Wednesday, October 27, 2004

Strings in the old days

Last year, I attended the Johns-Hopkins workshop that was held in Gothenborg, Sweden. That was a nice small conference, that included a pre-meeting the week before the actual workshop in which some early participants just gathered at Chalmers University and chatted about all kinds of subjects in string theory (integrability of N=4 SYM was hot that summer and Dijkgraaf-Vafa was quite recent as well). Mans Henningson invited the whole crowd for dinner at his house which was especially nice! Thanks Mans!

As a souvenir from that workshop I brought with me a book with proceedings. That is not so unusual, but in this case these were the proceedings of the Nobel symposium on Particle Physics in 1986. The conference name however is not telling the truth, it was more about strings than about particles. It is really amusing and amazing to read in this volume. Obviously, this was before the second string revolution of the 90s but there are some hint already around.

It starts out with a picture of all participants (18 years from today). Once I found a scanner I will let you participate in this picture, so far I can tell you that I am able to recognize the following people (in no particular order): Green, Van Nieuvenhuizen, Schwarz, Gross, Witten, 't Hooft, Ellis, Hawking, Salam, de Wit, and Fiedan. The list of participants is much longer but the picture is not of supreme quality.

The first contribution is a review by Michael Green that starts out with an expose of Regge behaviour of scattering amplitudes (much more detailed than chapter one of GSW) and then covers all the 'recent' developments. Michael finishes by listing 245 references which costed him quite some efford as he told me. Then comes Olive about KM algebras and Alvarez-Gaume about anomalies and index theorems, Gross explains the heterotic string (mainly text, very few formulas). Many more contributions follow, Witten talks about string field theory as do many others.

In the end, it gets particulary interesting, when they predict what will happen next. John Schwarz' contribution has the title 'The Furture of String Theory'. So let's see, what he predicts: He lists six approaches to string theory: 1) operator methods a la Olive, 2) Polyakov's path integral, 3) 2d CFT by Friedan and friends, 4) 10d effective action 5) light cone gauge field theory 6) string field theory and he predicts "All six approaches wil play an important role in the future developments". OK, he got that mainly right.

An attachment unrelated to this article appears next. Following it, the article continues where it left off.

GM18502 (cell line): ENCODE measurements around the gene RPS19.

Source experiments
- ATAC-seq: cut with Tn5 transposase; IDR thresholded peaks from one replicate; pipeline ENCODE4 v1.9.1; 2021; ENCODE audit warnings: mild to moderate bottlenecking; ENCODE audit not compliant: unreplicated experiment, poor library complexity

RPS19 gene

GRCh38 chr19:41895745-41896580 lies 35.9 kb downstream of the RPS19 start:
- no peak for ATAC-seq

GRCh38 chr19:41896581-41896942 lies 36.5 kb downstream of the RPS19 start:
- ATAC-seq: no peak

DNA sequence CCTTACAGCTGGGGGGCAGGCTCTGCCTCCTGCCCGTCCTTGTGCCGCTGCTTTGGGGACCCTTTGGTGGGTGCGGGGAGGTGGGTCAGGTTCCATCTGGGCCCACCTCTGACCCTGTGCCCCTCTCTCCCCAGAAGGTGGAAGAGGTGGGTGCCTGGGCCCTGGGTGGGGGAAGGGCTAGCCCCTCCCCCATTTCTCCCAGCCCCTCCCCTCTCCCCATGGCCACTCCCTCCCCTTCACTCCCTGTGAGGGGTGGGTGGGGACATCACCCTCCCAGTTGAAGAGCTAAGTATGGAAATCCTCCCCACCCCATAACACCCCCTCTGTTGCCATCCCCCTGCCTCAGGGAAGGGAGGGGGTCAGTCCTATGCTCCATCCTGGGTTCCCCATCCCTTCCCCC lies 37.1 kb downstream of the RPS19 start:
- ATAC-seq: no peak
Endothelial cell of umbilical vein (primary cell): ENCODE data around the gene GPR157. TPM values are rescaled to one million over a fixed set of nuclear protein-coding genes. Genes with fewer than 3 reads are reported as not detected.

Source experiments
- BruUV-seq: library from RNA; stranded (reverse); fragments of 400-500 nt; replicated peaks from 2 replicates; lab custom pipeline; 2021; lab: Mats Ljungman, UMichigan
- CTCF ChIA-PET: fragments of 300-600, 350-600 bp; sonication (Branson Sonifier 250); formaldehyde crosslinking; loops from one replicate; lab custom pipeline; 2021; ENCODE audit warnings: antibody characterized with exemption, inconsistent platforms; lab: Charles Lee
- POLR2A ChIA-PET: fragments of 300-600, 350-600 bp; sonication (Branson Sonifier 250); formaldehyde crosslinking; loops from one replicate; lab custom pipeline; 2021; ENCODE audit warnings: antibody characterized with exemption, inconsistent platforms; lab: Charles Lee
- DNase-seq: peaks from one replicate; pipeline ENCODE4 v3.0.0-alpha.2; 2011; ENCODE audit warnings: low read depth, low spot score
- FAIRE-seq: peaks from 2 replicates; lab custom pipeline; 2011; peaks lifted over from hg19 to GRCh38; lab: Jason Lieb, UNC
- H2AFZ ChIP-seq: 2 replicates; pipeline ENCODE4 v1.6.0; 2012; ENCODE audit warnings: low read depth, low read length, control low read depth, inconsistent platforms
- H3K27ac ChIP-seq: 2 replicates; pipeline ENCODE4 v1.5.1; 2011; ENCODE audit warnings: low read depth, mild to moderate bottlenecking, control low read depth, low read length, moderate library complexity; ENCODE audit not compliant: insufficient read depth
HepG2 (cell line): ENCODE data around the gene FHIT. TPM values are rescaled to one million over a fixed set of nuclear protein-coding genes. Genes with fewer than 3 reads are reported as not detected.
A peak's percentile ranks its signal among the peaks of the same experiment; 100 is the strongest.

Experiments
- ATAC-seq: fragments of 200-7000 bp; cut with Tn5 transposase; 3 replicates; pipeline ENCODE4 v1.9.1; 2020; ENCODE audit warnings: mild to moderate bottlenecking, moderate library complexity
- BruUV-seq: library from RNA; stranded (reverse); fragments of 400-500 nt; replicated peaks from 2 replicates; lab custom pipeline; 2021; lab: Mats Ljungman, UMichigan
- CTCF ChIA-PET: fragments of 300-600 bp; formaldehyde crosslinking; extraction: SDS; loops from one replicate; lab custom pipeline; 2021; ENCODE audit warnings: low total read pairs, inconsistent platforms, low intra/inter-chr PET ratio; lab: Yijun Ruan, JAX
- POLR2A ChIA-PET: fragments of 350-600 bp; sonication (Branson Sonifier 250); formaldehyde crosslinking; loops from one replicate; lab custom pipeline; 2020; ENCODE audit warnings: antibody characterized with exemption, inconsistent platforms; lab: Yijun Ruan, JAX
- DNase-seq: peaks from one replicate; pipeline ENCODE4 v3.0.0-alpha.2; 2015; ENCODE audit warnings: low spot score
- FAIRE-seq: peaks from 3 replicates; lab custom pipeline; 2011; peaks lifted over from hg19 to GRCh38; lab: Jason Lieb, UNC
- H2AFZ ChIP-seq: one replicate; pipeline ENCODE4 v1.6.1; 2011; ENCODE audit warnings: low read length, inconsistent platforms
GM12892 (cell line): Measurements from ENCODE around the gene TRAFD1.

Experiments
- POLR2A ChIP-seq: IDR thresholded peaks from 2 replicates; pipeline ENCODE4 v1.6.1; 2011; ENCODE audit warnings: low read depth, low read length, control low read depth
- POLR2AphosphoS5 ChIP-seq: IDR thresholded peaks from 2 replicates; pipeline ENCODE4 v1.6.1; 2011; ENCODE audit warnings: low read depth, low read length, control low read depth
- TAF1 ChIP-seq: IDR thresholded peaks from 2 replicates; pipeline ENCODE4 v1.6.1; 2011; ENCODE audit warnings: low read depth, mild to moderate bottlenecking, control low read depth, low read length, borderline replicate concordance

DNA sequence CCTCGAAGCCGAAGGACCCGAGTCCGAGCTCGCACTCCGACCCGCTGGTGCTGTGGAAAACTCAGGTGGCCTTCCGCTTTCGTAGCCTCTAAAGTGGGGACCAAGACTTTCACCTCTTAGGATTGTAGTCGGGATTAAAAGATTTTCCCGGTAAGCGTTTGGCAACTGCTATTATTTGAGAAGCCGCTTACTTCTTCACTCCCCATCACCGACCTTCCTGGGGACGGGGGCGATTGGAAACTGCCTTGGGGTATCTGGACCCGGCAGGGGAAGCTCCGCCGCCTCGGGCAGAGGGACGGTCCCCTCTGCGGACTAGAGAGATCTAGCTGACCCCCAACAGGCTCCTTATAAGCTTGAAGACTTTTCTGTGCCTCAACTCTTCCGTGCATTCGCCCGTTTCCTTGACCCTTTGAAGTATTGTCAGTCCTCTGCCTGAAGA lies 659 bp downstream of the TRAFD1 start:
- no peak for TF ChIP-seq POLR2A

Then he talks about background independence, but I guess that will have to waiut for the next twenty years. His next prediction is that type II and heterotic will be shown to be finite at all orders of perturbation theory. Thank's to Berkovits, he got this right as well. His next prediction is "World sheets of infinite genus will plau an important role in future nonperturbative string theories.": That was only half fulfilled: Nonperturbative methods were at the heart of the recent developments, that's right, but I don't know anybody who thinks about those in terms of infinite genus worldsheets.

The next point is the uniqueness of the theory. He quotes Harvey who said that "various heterotic string theories are really different versions of the same theory" and then predicts "It would be most satisfying if there were only one string theory, which is the correct microscopic theory of nature...Presumably the heterotic theory shoud be the survivor. If this is going to happen the type I and type II superstrings would have to be found to be either inconsistent or equivalent to the heterotic theory". Well, M(other) decided for option 2.

The next prediction is an easy shot: "Future progress in string theory will be accompanied by significant advances in mathematics". And the last one is probably the best one: "String theory will be an even more vital and active subject at the turn of the century than it is today [1986]".

The conference summary is done by Gell-Mann. Among many other things that I do not have time to report on right now, he mentions Luis Alvarez-Gaume as giving the lecture that should get the sublimal award for the meeting for flashing transparencies at the highest rate. He reproduces a page from his notes (I should scan that as well), that reads

picture of worldsheet ----> some flat diagram, phi=integral dphi not single valued...IMPORTANT....???...1) phi --> phi+const. 2)------ [two more transparencies]...??...Assume winding of soliton around a-cycles and b-cycles ==> 3rd term... 2nd term computated in holonomy... 1st term??? ...S=S1+S2+S3

And he mentions S-duality of type I and Het-SO(32): "Ther is even the half-joking suggestion of Ed Witten that the two SO(32) theories might be physically equivalent, is such a way that the dilaton field phi is one formulation is related to phi^(-1) [should be -phi] in the other." You can find this conference on spires

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